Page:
The voice space is evolving rapidly and we know it's hard to keep up.  If you have 30 seconds, this primer will do you some good.

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13 of the top 15 valued brands are taking voice very seriously. Here’s how.

by | Feb 26, 2019

 

An animation that is getting some attention on the interwebs is this time lapse of the top 15 valued brands from 2000 – 2018.  It’s interesting to watch who moves up and down; who enters the leaderboard and who falls off.

What is also interesting is that of the top fifteen, thirteen are either leading with voice, or leveraging voice as a differentiator.

It is clear through this analysis that the naysayers on voice will quickly be shouted down.  Voice experience is being adopted by consumers and brands alike at a startling pace.

 

Apple

Leading.  Siri is slated for a revamp for developer access (we hope this year) after an acquisition of a voice technology that could act as a foundation for a voice app store.

Google

Leading.  Google Assistant, devices and the Actions store. You have one.

Amazon

Leading.  Alexa, devices and the Skills Store.  Until recently Amazon was the dominant player on the block.  Google getting into the game has leveled the playing field some and further fracturing of market share is bound to continue. You may also have this one.

Microsoft

Leading.  Cortana, devices and skills store.  Though Microsoft was one of the OG of virtual assistant their tech focus (read: not marketing focus) hindered their dominance in the market.  Last year Microsoft ‘partnered’ with Alexa (no one knows what this means really) and seem to be positioning for office productivity rather than lifestyle easement.

Coca-Cola

Leveraging, lightly.  Coke has been experimenting with virtual assistants since 2014 when they had ‘Isabelle’ as an in store VA.  They’ve since moved to AI powered vending machines and apps.  It will be interesting to see where they go now.

Samsung

Leading, late. Bixby, devices and capsules.  Samsung had a couple false starts but seems to have rounded a corner in their latest release of Bixby.  You may not think they can do much with Amazon and Google dominating the market, but they have a 27% market share of smart phones (893B) and are in second place for smart TV’s (selling 48M in 2016 alone).  So, software and firmware updates alone could open a massive market for this new competitor.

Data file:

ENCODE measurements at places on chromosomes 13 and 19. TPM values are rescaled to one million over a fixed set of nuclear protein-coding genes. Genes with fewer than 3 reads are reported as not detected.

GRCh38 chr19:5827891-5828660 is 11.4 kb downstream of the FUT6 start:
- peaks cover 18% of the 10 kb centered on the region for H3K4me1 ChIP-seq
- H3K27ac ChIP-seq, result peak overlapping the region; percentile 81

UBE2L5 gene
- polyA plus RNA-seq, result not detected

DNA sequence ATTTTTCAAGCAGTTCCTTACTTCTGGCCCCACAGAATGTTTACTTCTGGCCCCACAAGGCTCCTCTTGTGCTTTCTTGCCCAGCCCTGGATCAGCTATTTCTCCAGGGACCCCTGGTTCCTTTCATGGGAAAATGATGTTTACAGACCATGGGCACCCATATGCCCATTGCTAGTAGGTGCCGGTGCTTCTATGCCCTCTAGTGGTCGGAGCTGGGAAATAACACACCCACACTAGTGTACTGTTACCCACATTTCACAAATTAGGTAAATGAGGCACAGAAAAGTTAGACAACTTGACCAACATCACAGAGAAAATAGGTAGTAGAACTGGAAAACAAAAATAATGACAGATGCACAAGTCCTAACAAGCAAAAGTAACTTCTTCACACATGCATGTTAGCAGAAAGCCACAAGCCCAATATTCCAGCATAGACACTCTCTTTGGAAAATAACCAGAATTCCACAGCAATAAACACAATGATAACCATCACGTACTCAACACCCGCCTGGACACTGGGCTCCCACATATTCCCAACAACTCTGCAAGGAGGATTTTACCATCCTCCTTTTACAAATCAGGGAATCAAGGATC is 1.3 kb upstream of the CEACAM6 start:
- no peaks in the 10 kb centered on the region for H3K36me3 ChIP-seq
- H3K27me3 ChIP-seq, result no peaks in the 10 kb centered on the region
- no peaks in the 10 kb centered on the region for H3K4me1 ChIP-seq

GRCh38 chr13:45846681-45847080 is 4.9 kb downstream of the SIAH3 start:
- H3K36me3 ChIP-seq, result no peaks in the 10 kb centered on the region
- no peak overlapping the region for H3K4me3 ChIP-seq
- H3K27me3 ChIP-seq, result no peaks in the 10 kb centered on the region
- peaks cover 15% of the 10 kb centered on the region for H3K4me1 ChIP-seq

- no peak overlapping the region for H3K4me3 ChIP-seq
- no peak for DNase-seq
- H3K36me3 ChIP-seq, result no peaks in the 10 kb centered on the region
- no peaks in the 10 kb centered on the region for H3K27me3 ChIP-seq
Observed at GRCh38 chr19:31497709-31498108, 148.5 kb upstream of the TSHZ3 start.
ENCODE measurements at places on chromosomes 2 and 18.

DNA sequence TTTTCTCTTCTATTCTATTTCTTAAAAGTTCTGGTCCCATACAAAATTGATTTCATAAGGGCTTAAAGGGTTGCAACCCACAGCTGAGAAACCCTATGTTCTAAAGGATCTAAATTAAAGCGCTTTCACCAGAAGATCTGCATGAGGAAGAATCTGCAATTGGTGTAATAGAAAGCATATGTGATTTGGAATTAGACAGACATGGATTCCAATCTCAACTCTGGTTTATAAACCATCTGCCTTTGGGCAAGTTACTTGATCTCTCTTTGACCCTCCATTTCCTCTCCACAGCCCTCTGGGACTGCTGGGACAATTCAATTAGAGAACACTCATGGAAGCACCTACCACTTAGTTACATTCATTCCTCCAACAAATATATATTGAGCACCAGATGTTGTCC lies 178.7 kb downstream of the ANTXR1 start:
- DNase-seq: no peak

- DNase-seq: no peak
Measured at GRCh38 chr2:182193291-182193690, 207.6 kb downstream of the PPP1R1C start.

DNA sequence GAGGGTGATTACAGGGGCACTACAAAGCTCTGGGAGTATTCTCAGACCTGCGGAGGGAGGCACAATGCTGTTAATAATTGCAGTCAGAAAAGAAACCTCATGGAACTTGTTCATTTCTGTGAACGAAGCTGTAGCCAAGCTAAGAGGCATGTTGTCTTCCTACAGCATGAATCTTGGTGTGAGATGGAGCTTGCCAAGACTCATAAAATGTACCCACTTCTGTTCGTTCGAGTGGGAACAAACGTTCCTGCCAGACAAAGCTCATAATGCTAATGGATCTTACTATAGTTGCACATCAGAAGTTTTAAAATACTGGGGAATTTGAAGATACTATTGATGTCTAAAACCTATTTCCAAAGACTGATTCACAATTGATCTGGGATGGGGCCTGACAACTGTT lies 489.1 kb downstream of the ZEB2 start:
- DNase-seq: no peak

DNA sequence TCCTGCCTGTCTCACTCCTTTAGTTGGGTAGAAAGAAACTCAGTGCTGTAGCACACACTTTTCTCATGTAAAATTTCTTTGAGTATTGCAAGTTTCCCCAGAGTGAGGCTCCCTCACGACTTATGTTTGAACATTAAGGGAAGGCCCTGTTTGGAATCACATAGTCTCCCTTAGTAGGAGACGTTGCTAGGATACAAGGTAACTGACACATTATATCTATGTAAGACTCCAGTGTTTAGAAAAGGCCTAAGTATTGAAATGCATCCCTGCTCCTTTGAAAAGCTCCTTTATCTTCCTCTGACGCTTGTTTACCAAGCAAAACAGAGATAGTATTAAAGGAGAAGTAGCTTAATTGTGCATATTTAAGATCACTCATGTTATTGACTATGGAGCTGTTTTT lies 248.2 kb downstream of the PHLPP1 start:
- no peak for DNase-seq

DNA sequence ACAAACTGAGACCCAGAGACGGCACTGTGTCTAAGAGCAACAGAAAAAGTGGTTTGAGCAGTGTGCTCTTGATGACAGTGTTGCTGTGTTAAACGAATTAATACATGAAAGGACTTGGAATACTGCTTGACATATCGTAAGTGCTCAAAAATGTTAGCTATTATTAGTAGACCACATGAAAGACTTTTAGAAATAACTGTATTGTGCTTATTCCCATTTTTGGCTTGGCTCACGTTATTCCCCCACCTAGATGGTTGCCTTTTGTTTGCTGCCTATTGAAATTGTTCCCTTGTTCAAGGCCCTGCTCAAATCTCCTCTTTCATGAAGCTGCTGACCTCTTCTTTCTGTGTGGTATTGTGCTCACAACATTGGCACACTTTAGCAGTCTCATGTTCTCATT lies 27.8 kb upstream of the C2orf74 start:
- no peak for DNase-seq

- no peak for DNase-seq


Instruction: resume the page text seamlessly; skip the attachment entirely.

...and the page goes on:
Toyota

Leveraging.  Alexa.  In early 2018 Toyota announced that Alexa was coming to select models as an integrated virtual assistant.  It’s not hard to see that this could be a fleet wide expansion quickly.

Mercedes-Benz

Leveraging.  Heavily.  Of course Mercedes wouldn’t integrate someone else’s VA.  Why would they? That’d be giving up control.  And for a luxury brand of Mercedes caliber, owning the experience (aka data) is the company benefit in the CX value Venn diagram.  Oh, and they dropped it at the Super Bowl.

Facebook

Leveraging.  Facebook has had it’s chatbots for years.  And to be sure chatbots are just a variation of conversational content.  So when they released their own smart display, it didn’t seem groundbreaking.  What most people don’t know, it uses Alexa as the backbone.  Most people use it for a ‘virtual living room’ experience, per the commercials. But it can do more.

Oh, and a couple of days ago, CNBC reported that Facebook wants to create an IVA that’s smarter than the three current leaders.  Game On.

IBM

Leading.  Leading you say?  Heard of Watson? Not for the day to day consumer, but powering some of the most complex business apps, bots and conversational interfaces.  Watson competed (and won) in Jeopardy in 2011.  So you could say he’s been around.

McDonald’s

Laggard.  They aren’t doing anything of note.  Maybe voice isn’t for fast food? Think again.  Burger King is leveraging Google Assistant in really interesting ways.

Intel

Foundation.  That new virtual assistant Facebook wants to create…they’re doing it with Intel. So there’s that.

BMW

Leveraging.  BMW leverages Alexa in several of it’s models (post March 2018) as part of the entertainment system.  But they also leverage nearly all the virtual assistants to allow customers to access their cars through custom skills and actions.  Want to know if your windows are rolled up or the car is locked.  BMW is virtual assistant agnostic.  Which is the way it should be.

Disney

Leveraging.  A quick count shows Disney has 10 Alexa Skills.  Though a quick count on Googles end is harder, it appears it is well in excess of that, largely due to children’s stories each having their own ‘action.’

GE

Leveraging.  Heavily.  GE has strongly adopted voice technology, establishing a middleware app for both major platforms to connect their home hardware to whichever assistant their consumers prefer.  A smart model and one we see expanding across other manufacturers.

 

 

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